It shouldn’t be a surprise that “The Hunger Games: The Ballad of Songbirds & Snakes” is practically a musical. The implication is right there in the title. The film’s heroine, Lucy Gray Baird (Rachel Zegler), is a traveling singer selected for the titular battle royale to the death that made Jennifer Lawrence’s Katniss Everdeen famous in the four prior installments of this franchise.
Katniss is nowhere to be found here; her battle isn’t for another 64 years. Instead, this is yet another tired entry in the “origin story” subgenre. “Songbirds & Snakes” is all about the rise of Coriolanus Snow, the psychopathic president who rules the nation of Panem and all of its districts. He oversees the deadly games, which serve as punishment for an earlier rebellion against the government.
In the original “Hunger Games” series, Snow was played by Donald Sutherland, an actor adept at portraying fascists (see Bertolucci’s 1976 epic, “1900″ for a chilling example). Here, he’s played at 18 by Tom Blyth, whose short, blond haircut evokes both Draco Malfoy from the “Harry Potter” series and the teen who sang “Tomorrow Belongs to Me” at the end of Bob Fosse’s “Cabaret.”
But this isn’t your grandson’s Hunger Games; this is an earlier incarnation that hasn’t yet been shaped into the one Katniss endured. Created by the morphine-addicted Dean Casca Highbottom (Peter Dinklage), the “Hunger Games” TV show has fallen out of fashion with its bloodthirsty viewers and will need to be tweaked. Enter the sleazy host Lucky Flickerman (Jason Schwartzman, wearing a mustache he stole from a Wes Anderson film’s makeup box) to enliven the proceedings.
For this 10th iteration, the district selections (called “tributes”), who must kill each other down to the last person standing, will be mentored by members of a more privileged class that includes Snow and his bestie, Sejanus Plinth (Josh Andrés Rivera). This feature will give audiences a chance to emotionally bond with the tributes. Fans can also help their favorites during the Games by voting to send them water or food. The mentor whose charge wins will receive the Plinth Prize, a sizable cash payout.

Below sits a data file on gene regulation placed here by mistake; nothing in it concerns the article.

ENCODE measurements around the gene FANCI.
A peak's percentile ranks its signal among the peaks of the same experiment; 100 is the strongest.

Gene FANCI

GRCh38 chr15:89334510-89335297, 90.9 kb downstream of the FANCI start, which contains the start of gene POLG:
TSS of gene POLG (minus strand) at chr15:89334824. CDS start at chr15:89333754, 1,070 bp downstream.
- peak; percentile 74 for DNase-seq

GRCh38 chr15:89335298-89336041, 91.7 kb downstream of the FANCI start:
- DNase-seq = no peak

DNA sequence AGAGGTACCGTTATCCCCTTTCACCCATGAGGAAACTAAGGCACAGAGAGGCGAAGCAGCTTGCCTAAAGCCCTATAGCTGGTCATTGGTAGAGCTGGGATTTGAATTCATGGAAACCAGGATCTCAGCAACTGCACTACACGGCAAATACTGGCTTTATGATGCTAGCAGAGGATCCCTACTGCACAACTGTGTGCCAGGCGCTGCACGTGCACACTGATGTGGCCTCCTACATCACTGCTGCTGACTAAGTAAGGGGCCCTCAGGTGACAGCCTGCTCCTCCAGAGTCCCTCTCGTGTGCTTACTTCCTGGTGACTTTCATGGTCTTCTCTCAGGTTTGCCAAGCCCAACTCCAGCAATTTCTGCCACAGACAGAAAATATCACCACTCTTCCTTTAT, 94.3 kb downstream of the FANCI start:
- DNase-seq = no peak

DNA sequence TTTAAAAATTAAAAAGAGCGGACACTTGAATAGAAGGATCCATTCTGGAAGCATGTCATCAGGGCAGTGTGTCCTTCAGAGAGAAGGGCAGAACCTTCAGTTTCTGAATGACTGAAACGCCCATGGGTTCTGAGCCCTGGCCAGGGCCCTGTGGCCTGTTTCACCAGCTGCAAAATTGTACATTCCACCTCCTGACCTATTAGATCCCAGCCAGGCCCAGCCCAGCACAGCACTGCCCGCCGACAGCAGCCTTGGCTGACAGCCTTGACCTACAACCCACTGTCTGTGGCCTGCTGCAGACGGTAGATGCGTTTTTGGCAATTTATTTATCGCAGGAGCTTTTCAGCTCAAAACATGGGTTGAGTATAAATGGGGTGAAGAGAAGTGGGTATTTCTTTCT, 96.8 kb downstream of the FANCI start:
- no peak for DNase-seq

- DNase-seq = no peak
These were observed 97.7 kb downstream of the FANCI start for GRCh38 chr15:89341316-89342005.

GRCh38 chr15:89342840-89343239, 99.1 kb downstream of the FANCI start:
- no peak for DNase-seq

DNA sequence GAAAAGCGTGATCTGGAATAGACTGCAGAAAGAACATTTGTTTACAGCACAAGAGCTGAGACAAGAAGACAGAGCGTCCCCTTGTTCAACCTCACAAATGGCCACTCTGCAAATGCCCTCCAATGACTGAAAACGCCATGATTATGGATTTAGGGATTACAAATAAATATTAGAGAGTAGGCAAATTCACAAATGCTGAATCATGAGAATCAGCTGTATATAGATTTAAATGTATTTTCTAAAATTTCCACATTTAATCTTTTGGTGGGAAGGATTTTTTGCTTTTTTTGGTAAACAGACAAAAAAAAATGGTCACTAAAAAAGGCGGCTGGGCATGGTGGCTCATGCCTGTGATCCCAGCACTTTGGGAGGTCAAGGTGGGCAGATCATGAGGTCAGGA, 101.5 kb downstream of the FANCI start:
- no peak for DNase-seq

Snow’s family has fallen on hard times since the death of their big-shot patriarch. If Snow can win the Plinth Prize, he’ll have enough money to keep up appearances. And yes, the Plinth Prize is named after Sejanus’s father, the richest man in Panem. Sejanus thinks the games are barbaric, so he signs up to be a mentor as a means of destroying the Games from within.
Lucky for Snow, he gets to mentor Lucy Gray. She’s a feisty, defiant one! When she gets chosen from her district, she stuffs a handful of snakes down a rival’s back and sings one of the film’s numerous songs, all of which sound like Celtic ditties written by a very bad country star. The deeply empathetic Lucy Gray is also somewhat efficient at battle.
Lest I forget, she’s an incredible bore compared to Katniss, so fans of Lawrence’s character won’t have a commensurate stand-in.
Snow gets all swoony for Lucy Gray and tries to help her out whenever possible. She starts to have feelings for her enemy as well. Suddenly, the movie turns into “West Side Story: Dystopia,” and you can’t tell me that this isn’t the intention of the filmmakers. Not only did Zegler play Maria in Steven Spielberg’s 2021 remake of “West Side Story,” she’s reunited with Rivera, who played Chino.
Though she’s a fantastic singer, Zegler is cursed with a hilariously awful Appalachian accent that makes her sound half-”Hillbilly Elegy” and half-Huckleberry Hound. Though she acquits herself nicely in the violent middle hour devoted to the Games, it’s hard to muster up any interest in her character or the dopey wannabe love story that entraps her.
Even worse, unlike the other films, we barely get to know the tributes fighting opposite our hero. This eliminates much of the tension required to give their deaths any power.
Despite its blandness, “The Hunger Games: The Ballad of Songbirds & Snakes” does have one saving grace. Viola Davis plays Dr. Volumnia Gaul, the first architect of the Games and the film’s main villain. Dr. Gaul is a sadist of the highest order — she makes gorgeously colored snakes that swiftly swarm and devour their victims — and she rules the movie while wearing one blue contact lens, a ton of makeup, and an Afro wig the size of Jupiter.
With a regal-sounding accent as suspect as Zegler’s cornpone country one, Davis is obviously having a ball. It’s infectious. The movie comes alive whenever she’s onscreen.
Apparently, enough fans wanted this story because “Hunger Games” author Suzanne Collins wrote the book back in 2020 and Lionsgate brought back director Francis Lawrence, who has helmed every prior installment but the first movie. Even if you’ve only seen one of these films, you won’t need to spend 156 minutes witnessing the rise of a madman whose actions never required any backstory in the first place.
THE HUNGER GAMES: THE BALLAD OF SONGBIRDS & SNAKES
Directed by Francis Lawrence. Written by Michael Lesslie and Michael Arndt, based on the novel by Suzanne Collins. Starring Rachel Zegler, Tom Blyth, Josh Andrés Rivera, Peter Dinklage, Viola Davis, Jason Schwartzman. 156 min. At AMC Boston Common, Landmark Kendall Square, suburbs. PG-13 (bloody battles, drug use)
Odie Henderson is the Boston Globe's film critic.